• Tab completion tweaks. Works more like Bash now.
  • Update style: prepend. You can now use “:set update.style prepend” to get new items to be added to the top of the feed on update. The other options are “maintain” for sorting, and “append” for adding to the end.
  • :help set will now list various common options and their settings / uses. It’s entirely static (i.e. won’t show current values), but should help to familiarize the user with some of the lower level options.
  • Performance improvements. Various changes have been made to speed up many parts of the code. It still isn’t perfect, but a lot of larger operations are broken into smaller pieces, functions have been tweaked to run faster, and commands modified to be smarter. In my experience, after everything is loaded, canto runs very well, so I’ve put in a lot of effort to minimize the annoying pauses caused by loading feeds with massive amounts of post-filtered items. The initialization process has also been significantly reworked to make more sense.

All in all, a healthy changelog for a dot release. Subjectively, the performance has improved quite a lot, and the feature list isn’t too shabby either. I am a bit concerned with the invasiveness of some of the performance changes, but they’ve passed the (admittedly anemic) test suites and seem to be rock solid from my personal use. In other words, it’s time to push it out there and see how you guys break it.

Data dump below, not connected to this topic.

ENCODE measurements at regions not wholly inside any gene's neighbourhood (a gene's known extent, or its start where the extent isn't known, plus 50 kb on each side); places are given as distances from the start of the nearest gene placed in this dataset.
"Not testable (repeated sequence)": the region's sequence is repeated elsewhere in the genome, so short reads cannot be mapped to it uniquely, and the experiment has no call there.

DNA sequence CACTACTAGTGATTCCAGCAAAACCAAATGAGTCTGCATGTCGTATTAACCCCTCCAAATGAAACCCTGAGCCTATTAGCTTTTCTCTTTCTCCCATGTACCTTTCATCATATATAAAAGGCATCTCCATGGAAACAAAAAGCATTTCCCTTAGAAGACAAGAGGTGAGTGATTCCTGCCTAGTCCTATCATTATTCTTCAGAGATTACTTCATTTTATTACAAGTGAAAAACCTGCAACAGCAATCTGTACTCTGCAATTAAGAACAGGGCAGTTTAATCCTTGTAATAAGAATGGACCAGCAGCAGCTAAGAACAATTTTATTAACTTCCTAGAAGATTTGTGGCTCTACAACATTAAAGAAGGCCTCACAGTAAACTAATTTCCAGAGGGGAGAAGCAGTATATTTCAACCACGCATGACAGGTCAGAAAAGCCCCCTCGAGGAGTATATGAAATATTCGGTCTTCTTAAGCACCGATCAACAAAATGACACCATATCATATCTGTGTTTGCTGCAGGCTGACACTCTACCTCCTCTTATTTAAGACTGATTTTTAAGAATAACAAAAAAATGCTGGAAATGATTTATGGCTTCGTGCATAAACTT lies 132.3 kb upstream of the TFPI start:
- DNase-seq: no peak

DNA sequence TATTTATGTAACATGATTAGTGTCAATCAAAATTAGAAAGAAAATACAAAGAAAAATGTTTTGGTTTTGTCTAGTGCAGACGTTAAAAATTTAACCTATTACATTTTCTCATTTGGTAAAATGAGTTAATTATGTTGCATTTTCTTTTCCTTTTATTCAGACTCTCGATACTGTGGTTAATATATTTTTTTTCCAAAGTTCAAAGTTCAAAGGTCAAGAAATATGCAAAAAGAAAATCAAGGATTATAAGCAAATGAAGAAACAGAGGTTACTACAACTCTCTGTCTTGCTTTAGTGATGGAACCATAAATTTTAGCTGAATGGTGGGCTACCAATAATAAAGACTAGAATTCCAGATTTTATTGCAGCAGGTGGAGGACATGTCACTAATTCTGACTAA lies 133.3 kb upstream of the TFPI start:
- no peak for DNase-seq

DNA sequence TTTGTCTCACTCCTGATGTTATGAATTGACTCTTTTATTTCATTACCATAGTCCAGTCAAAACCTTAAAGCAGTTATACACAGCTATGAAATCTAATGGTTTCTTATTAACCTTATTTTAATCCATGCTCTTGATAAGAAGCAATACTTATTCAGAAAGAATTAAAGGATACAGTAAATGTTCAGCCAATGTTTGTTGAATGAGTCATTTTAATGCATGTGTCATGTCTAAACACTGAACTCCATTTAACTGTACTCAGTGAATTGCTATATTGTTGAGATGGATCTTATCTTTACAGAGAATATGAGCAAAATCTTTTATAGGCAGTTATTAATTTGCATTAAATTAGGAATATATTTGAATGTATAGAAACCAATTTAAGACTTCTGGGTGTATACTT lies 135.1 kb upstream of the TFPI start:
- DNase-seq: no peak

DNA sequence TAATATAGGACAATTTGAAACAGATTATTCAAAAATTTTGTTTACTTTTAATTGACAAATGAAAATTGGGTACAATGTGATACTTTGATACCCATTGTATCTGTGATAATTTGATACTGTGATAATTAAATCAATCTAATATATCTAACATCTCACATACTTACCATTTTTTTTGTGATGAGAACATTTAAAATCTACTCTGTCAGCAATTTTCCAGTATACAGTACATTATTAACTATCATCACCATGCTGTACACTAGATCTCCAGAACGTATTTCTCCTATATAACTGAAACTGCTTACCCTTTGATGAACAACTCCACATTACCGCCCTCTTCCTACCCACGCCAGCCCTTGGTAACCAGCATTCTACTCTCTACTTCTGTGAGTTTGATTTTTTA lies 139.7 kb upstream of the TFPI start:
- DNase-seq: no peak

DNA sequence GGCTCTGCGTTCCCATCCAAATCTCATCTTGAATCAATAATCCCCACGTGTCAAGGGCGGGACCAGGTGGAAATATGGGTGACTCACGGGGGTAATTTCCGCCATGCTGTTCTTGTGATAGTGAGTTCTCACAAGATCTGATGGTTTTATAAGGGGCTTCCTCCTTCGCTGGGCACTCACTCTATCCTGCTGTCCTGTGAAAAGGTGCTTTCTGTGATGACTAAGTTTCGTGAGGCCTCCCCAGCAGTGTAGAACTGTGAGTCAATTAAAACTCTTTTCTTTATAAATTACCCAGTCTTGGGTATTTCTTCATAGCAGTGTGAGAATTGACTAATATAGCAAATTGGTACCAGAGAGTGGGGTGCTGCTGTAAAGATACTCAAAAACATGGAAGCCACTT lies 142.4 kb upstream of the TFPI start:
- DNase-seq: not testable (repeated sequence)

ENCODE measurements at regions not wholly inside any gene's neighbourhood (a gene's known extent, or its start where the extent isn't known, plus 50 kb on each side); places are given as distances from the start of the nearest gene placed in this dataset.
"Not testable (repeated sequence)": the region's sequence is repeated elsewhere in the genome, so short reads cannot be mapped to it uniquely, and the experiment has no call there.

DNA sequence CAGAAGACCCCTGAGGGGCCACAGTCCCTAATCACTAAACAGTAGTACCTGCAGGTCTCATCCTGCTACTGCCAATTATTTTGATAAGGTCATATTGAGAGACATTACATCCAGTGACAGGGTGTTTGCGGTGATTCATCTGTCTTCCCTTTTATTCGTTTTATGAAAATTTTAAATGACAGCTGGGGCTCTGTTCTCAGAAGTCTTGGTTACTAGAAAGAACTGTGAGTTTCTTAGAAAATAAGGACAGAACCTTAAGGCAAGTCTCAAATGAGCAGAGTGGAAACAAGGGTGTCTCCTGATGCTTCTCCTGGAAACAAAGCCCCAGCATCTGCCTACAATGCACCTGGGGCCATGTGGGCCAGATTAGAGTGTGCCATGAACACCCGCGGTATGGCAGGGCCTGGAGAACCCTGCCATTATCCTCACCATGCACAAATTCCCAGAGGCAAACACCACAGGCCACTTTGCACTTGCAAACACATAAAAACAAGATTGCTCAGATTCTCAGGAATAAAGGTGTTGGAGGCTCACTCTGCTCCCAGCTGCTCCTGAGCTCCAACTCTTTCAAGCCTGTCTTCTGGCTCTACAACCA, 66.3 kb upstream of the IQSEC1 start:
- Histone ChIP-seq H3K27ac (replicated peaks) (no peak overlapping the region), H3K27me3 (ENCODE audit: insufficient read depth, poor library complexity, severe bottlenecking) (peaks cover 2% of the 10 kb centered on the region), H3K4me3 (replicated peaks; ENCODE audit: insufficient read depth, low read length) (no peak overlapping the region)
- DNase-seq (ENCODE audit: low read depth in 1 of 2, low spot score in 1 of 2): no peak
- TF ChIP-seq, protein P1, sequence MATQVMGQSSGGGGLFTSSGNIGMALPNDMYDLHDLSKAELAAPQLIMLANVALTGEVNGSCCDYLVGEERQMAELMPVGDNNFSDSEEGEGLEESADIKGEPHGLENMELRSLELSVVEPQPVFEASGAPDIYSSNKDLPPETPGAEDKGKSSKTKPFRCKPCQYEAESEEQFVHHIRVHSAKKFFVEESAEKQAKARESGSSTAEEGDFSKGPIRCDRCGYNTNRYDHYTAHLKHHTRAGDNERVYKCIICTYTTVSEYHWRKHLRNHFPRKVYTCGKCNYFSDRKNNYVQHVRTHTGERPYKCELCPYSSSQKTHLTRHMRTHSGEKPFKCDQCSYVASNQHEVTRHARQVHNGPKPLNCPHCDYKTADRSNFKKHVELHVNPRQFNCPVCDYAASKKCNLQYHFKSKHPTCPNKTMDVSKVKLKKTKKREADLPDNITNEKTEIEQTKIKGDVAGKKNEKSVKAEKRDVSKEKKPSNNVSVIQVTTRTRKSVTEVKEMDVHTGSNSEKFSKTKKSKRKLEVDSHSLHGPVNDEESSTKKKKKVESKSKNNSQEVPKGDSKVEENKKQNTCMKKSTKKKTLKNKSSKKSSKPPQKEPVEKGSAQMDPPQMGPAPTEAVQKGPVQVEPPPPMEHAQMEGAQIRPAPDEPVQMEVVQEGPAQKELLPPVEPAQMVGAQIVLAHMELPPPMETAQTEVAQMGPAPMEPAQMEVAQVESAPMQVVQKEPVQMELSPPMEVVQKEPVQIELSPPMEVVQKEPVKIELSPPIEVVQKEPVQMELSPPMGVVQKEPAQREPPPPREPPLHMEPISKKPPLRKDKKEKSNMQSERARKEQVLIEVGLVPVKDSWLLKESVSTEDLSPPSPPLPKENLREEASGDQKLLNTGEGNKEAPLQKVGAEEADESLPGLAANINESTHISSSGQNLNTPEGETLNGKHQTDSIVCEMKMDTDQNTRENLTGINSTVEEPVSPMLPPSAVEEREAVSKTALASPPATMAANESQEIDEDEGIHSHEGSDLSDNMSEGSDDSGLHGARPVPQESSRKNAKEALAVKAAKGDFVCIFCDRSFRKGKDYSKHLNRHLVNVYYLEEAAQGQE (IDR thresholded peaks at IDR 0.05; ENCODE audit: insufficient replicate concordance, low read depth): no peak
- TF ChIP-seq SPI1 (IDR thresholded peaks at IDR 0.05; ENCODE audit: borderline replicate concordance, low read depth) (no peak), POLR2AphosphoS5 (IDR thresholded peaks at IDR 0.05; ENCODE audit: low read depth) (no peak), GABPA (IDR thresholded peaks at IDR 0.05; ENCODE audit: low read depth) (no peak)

I’m particularly surprised at how simple some of the performance changes were. A lot of the algorithms I used were naively implemented, particularly when trying to sort items into new, current, and old. That has to be done with linear complexity, because once you break into O(n^2) you’re fucked as soon as you get more than a handful of items. Other places it was the classic “cheap operations are expensive”, for example I was trying to cleanup the entire hook stack every time a hook callee was unregistered. This mean that a single story receiving die() and unregistering itself could cause a search of 1000s of possible hook callees. Yikes. Consider killing whole tags at once (say because of a config change filtering most of them) and you get into some seriously computational load for what should be almost instantaneous (like it is now).

On the other hand, I’m pleased that I was able to get a lot of the lead out of the system without causing any incompatibilities or other headaches.

Anyway, it’s not perfect, but there were too many changes pending release to delay any longer. If there are serious bugs that need to be ironed out, well, 0.9.5 and 0.9.3 aren’t exactly big deals.

Debian repos will be updated shortly.